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Context- Dependent memory experiment (Godden & Baddeley)

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Heidi Kamel

on 9 November 2014

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Transcript of Context- Dependent memory experiment (Godden & Baddeley)

By: Abdulmohsen Jaafar, Heidi Kamel, Sandy Samuel and Mayar Khalid.
Context- Dependent memory experiment (Godden & Baddeley)
Aim of the experiment?
Environment CAN act as a contextual cue for recall.
Conclusion
As words learned and recalled in the same environment was much higher.
They asked 18 participants from a university diving club to learn a list of 38 unrelated 2/3 syllable words underwater or on dry land & recall them either underwater/ on land.
Divers were randomly allocated to 1 of 4 conditions

Procedure
1. Learn on dry land & recall on dry land (context-cued condition).

2.Learn underwater & recall underwater (context-cued condition).

3.Learn on dry land & recall underwater (no-context cue).

4.Learn underwater & recall on dry land (no-context cue).
Recall was 50% higher when it took place in the same environment as learning.
Results
Mean number of words recalled in...:

Underwater learning & recall: 11.4

Dry land learning and recall: 13.5

Underwater learning & dry recall: 8.4

Dry land learning & underwater recall: 8.6
To investigate whether a natural environment can act as a cue for recall.
Aim:
Context- Dependent memory experiment (Godden & Baddeley) 1975
Procedure?
Experiment took place in an open water site in Olban, Scotland.
Due to technical reasons two participants dropped & replaced by divers tested at a freshwater site.
Study was conducted over 4 days.
Each diver experienced all 4 context conditions after a 2 hour delay- following a scheduled dive to ensure all participants were in the same wet & cold state.
Participants were fully knitted in diving gear in all conditions.
Participants being submerged for learning or recall wore breathing apparatus & a communication device, whilst those on dry land sat by the edge of the water with the breathing apparatus removed.
Tested 2 at a time, divers were submerged up to 20 feet underwater & played a tape recording of the word list through a diving communication device.
Recorded blocks were presented in blocks of three with a 4 sec interval between each block to ensure that noise of breathing apparatus did not affect hearing the words.
Each list was presented twice & after a 4 minute delay the participants had to write the words in any order, in 2 minutes.
All participants used a pencil to write down the words on a weighted clipboard sealed with plastic.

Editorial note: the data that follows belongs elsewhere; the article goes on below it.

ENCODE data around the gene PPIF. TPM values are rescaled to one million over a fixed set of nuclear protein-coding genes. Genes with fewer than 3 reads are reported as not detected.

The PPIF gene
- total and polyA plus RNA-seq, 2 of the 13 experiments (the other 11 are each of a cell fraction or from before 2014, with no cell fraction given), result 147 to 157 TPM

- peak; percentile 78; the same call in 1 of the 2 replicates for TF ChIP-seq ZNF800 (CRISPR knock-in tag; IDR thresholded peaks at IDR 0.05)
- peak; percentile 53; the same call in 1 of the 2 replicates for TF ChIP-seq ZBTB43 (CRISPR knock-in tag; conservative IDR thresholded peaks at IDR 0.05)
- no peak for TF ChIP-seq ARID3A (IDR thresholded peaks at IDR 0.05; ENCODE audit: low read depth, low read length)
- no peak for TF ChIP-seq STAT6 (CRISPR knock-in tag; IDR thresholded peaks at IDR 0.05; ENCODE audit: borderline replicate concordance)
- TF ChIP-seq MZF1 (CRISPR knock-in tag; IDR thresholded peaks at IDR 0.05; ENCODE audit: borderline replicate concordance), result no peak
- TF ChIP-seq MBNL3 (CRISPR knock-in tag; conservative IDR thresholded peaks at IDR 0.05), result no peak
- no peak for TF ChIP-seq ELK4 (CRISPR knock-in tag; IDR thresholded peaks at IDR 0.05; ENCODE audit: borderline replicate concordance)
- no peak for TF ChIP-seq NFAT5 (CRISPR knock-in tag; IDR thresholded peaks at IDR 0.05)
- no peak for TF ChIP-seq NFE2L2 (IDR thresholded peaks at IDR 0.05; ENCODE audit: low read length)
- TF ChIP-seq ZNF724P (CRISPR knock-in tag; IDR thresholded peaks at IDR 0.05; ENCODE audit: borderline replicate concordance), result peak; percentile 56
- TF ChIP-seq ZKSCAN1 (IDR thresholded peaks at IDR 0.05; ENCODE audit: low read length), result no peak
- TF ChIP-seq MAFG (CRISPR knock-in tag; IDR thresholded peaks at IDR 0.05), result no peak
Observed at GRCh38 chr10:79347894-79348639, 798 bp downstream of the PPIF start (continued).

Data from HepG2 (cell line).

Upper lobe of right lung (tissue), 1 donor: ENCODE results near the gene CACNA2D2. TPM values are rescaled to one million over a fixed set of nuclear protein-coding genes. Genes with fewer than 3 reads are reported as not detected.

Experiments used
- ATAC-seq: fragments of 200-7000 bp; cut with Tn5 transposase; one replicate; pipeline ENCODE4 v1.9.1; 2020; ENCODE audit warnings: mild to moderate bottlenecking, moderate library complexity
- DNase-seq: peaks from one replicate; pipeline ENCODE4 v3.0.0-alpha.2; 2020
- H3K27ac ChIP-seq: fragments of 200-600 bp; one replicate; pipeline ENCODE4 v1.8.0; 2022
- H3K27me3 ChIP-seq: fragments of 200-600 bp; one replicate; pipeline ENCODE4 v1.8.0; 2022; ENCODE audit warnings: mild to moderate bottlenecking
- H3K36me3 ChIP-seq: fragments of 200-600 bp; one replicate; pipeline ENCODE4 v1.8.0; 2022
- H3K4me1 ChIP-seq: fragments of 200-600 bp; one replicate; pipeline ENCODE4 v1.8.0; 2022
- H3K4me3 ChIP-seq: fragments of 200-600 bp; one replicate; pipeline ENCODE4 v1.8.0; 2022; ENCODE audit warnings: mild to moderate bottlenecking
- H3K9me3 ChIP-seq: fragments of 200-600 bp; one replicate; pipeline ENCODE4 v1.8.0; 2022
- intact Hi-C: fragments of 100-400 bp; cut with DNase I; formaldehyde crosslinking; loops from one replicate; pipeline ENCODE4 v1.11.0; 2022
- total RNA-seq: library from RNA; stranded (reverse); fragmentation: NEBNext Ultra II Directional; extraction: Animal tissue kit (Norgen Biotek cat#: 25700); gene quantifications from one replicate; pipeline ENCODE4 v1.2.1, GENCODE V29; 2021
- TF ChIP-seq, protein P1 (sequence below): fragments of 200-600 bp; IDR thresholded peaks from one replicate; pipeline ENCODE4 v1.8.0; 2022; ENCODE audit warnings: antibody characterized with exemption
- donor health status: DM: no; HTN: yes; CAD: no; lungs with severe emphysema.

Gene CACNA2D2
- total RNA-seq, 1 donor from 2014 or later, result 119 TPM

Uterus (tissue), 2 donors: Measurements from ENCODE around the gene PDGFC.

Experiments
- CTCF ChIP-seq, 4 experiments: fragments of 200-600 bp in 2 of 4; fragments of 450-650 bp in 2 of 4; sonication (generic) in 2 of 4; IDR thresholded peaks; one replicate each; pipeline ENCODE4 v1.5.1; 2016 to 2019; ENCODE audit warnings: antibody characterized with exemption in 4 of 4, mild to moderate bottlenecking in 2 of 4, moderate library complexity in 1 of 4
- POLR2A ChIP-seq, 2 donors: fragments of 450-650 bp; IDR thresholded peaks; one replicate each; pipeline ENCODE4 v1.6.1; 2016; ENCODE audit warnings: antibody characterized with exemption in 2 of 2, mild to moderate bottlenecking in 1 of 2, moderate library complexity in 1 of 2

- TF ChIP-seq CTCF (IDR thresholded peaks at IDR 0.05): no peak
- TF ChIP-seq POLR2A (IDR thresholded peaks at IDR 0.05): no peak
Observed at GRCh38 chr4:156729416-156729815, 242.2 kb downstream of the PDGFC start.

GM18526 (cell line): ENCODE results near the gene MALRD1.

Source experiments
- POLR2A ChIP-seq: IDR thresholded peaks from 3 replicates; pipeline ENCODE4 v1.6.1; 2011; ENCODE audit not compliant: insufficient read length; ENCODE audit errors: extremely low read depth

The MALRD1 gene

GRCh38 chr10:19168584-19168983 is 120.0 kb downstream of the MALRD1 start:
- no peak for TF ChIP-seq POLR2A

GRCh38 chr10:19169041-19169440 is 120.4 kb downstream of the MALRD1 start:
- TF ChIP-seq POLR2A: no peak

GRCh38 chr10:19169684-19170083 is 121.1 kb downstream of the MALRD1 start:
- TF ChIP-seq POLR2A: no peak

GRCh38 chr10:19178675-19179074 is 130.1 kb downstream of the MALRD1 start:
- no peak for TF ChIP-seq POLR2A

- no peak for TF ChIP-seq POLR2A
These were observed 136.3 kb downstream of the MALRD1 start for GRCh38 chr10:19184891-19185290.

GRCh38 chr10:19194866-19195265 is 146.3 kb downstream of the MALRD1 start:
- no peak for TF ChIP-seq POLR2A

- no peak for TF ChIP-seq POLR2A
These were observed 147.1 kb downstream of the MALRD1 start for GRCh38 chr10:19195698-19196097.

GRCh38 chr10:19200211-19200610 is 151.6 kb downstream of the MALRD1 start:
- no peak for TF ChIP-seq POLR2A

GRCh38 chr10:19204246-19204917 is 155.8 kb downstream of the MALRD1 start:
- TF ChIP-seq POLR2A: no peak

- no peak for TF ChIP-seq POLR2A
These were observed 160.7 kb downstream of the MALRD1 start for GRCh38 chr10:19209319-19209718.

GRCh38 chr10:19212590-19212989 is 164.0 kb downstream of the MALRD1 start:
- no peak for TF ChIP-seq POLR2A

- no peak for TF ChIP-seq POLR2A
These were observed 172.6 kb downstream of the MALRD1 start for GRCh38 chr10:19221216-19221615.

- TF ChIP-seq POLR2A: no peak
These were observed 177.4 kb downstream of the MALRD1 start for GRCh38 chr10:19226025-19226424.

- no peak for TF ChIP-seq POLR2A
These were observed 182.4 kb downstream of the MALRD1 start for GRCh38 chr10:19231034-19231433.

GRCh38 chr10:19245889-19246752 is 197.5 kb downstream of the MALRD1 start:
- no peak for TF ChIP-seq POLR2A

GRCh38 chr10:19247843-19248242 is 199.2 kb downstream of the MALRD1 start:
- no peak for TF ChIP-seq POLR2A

Results
Conclusion
Evaluation
Conducted in a realistic open water environment for divers, thus results have greater generalization to real life situations than laboratory research.

As participants were research scientists & tested in pairs, it is unlikely that they would have cheated by writing down the words.
Evaluation- strengths
Weaknesses
Weaknesses:
Lack of control over many parts of the procedure- equipment failure, inconsistent diving location, lack of standardisation & timing could all have affected results. No control over fitness of divers involved & weather conditions & noise levels were variable- These affect the reliability of the results.

Although unlikely that participants cheated- researchers did not see them during the learning and writing stage thus cheating is a possibility.

Possible that participants who did not have to change environments were able to rehearse more.

Participants who changed environment could have experienced interference in memory. However, Godden & Baddeley conducted a later experiment & found no difference in recall for those who experienced an interference task & those who did not.

Applications of the study within educational environments could improve recall by reinstating the learning contexts for examinations.
Practical applications of study:
Supporting studies:
Abernethy (1940): Found that students test scores improved when they were examined in their visual classroom with a teacher overseeing.

Grant et al (1998): Found that students given an article to read with loud background noise/ under silent study conditions recalled more when the same condition was reinstated for recall

Also, taking witness back to the scene of the event or getting them to recreate the event mentally could cue more memories than interviewing them at home or the police station.


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